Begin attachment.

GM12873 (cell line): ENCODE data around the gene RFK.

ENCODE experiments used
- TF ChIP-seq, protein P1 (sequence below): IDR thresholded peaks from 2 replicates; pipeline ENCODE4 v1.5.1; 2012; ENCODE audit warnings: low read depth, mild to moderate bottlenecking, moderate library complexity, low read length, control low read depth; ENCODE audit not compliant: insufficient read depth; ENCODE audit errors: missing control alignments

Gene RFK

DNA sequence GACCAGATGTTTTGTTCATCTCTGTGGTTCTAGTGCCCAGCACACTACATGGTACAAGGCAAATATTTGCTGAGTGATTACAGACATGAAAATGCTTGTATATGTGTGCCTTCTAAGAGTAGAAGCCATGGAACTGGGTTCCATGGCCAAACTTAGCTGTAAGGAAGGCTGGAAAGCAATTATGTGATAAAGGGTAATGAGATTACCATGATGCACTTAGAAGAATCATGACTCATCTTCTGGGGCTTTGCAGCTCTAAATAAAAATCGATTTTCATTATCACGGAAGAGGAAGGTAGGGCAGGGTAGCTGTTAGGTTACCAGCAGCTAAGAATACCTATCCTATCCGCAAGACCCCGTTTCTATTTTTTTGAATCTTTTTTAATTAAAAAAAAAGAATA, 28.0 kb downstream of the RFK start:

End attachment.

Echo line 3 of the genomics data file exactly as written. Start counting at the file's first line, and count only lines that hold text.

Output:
- TF ChIP-seq, protein P1 (sequence below): IDR thresholded peaks from 2 replicates; pipeline ENCODE4 v1.5.1; 2012; ENCODE audit warnings: low read depth, mild to moderate bottlenecking, moderate library complexity, low read length, control low read depth; ENCODE audit not compliant: insufficient read depth; ENCODE audit errors: missing control alignments